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Boys Basketball Coach of the Year: Gainesville's Todd Cottrell

POSTED: March 30, 2013 11:13 p.m.

It’s a fairly common situation high basketball coaches are faced with before the season begins: Key players, often starters, are absent from those crucial early practices because of commitments on the football field.

The situation is more prolonged when the football team keeps winning, such as it was with Gainesville this past season. The Red Elephants won a Class AAAAA state championship, keeping their players busy until mid-December.

All the while, Todd Cottrell was staffing a basketball team missing nearly half of its roster and as many as four starters at a time. Gainesville was turning heads around state on the gridiron, and the basketball team started the season with a troubling 1-6 record.

The Red Elephants barely remember those days, because Cottrell’s team made a complete turnaround when the full roster was activated. Reassimilating the football players back into the lineup as quickly as possible, Gainesville made the sub-par start an afterthought. It went 22-4 the rest of the way, winning a Region 8-AAAAA title and completing its season with a spot in the Class AAAAA state finals.

Throughout the resurgence, the close calls and clutch performances, the biggest believer of them all was Cottrell. For his efforts, he is the Times Boys Coach of the Year.

“It’s a tribute to the kids we had in the locker room on Day 1,” Cottrell said. “They never stopped believing they were a good team, even though we didn’t start off as good as we would have liked to. They kept getting better, and that helped us build some depth.”

Cottrell knew his team was likely going to lag behind many of its opponents for a good portion of the season. Few schools faced the situation Gainesville did on the court, as a football team would only play into December if it reached the state semifinals.

During early games, the Red Elephants relied heavily on leading scorer Shaquan Cantrell, as well as Luke Maddox, Jikeese Ruff and Reed Tipton, all of whom were there from the first day. The football players hadn’t practiced with the team since the summer.

It left a small window of time for Cottrell’s staff to get those football players adjusted, but game by game it came together as the month went by. The Red Elephants defeated West Hall in their final Lanierland Tournament game and won two of three games in a holiday tournament they hosted. It left them with a 4-7 record entering region play.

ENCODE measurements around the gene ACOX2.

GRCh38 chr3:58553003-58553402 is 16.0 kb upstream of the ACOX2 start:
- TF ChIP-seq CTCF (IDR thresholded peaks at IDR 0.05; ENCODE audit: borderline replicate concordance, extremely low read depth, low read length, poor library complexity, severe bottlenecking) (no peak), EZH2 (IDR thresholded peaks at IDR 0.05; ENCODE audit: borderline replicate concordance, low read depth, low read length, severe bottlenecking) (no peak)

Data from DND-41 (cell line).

“Some guys made some serious sacrifices around Christmas to help our team,” Cottrell said. “Once we did get our full roster, the camaraderie and chemistry and all the great things that you talk about in a team were very evident.”

Gainesville’s first game with the complete lineup was a 77-74 overtime loss to Salem, and everything fell in place soon after. The Red Elephants won 18 of their next 19 games, including a 15-game winning streak that included their run through the Region 8-AAAAA tournament and the ensuing Cinderella run in the state playoffs.

The Red Elephants’ lone regular-season loss after January was an 84-72 shortcoming against North Carolina’s Christ School, a team regularly listed in national rankings. By then, Cottrell had built his team to be successful.

They didn’t know good they would get.

“In the locker room after the game, the mood was a different kind of mood,” Cottrell said. “It wasn’t an ‘aw, we should’ve beaten that team that’s traditionally ranked nationally.’ It was like, ‘if we clean this up and that up, we have to be pretty good and maybe win our league.’”

Time after time, that mentality showed. From Cantrell’s high-scoring nights to Deshaun Watson’s sharpshooting from the arc, Cottrell conjured up different ways to beat teams at every level. When the state playoffs rolled around, Gainesville didn’t defeat an opponent by more than three points between the first round and the semifinals.

But the Red Elephants always knew how to win. After all, that’s what the football players had done before they returned to the court.

“When you do something like that, that success rubs off,” Cottrell said. “There was a confidence about them. A lot of that came from the experience they had. They knew they could make good plays.”

Gainesville ended up losing to Miller Grove in the state championship game, but Cottrell doesn’t consider the 2012-2013 season a disappointment despite his team missing out on another title for the school.

More than anything, he’s impressed by the versatility of his players, who certainly defined what it means to be a multi-sport athlete in high school.

“It goes back to what a special group of kids we have,” Cottrell said. “They’re a committed team, and all of them sacrificed. That’s what you like to see as a coach.”


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